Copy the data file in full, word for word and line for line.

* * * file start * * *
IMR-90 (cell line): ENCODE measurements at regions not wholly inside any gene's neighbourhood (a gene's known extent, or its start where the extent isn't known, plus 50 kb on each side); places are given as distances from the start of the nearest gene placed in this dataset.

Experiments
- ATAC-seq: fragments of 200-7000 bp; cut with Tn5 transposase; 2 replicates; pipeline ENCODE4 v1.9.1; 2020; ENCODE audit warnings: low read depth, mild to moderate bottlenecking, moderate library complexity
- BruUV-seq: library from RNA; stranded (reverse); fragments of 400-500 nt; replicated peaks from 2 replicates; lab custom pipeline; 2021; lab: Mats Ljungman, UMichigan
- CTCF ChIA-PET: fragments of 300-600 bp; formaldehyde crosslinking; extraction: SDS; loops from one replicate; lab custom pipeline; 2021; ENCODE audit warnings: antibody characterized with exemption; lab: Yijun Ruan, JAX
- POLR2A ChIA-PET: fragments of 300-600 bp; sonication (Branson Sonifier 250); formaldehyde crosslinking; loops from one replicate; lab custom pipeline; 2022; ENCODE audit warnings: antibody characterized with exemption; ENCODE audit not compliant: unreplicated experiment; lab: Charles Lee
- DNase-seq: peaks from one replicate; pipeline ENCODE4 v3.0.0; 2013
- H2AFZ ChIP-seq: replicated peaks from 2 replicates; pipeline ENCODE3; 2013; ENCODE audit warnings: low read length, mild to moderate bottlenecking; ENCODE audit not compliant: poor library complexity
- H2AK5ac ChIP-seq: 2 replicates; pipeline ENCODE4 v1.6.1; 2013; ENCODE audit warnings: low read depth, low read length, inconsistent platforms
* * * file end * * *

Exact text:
IMR-90 (cell line): ENCODE measurements at regions not wholly inside any gene's neighbourhood (a gene's known extent, or its start where the extent isn't known, plus 50 kb on each side); places are given as distances from the start of the nearest gene placed in this dataset.

Experiments
- ATAC-seq: fragments of 200-7000 bp; cut with Tn5 transposase; 2 replicates; pipeline ENCODE4 v1.9.1; 2020; ENCODE audit warnings: low read depth, mild to moderate bottlenecking, moderate library complexity
- BruUV-seq: library from RNA; stranded (reverse); fragments of 400-500 nt; replicated peaks from 2 replicates; lab custom pipeline; 2021; lab: Mats Ljungman, UMichigan
- CTCF ChIA-PET: fragments of 300-600 bp; formaldehyde crosslinking; extraction: SDS; loops from one replicate; lab custom pipeline; 2021; ENCODE audit warnings: antibody characterized with exemption; lab: Yijun Ruan, JAX
- POLR2A ChIA-PET: fragments of 300-600 bp; sonication (Branson Sonifier 250); formaldehyde crosslinking; loops from one replicate; lab custom pipeline; 2022; ENCODE audit warnings: antibody characterized with exemption; ENCODE audit not compliant: unreplicated experiment; lab: Charles Lee
- DNase-seq: peaks from one replicate; pipeline ENCODE4 v3.0.0; 2013
- H2AFZ ChIP-seq: replicated peaks from 2 replicates; pipeline ENCODE3; 2013; ENCODE audit warnings: low read length, mild to moderate bottlenecking; ENCODE audit not compliant: poor library complexity
- H2AK5ac ChIP-seq: 2 replicates; pipeline ENCODE4 v1.6.1; 2013; ENCODE audit warnings: low read depth, low read length, inconsistent platforms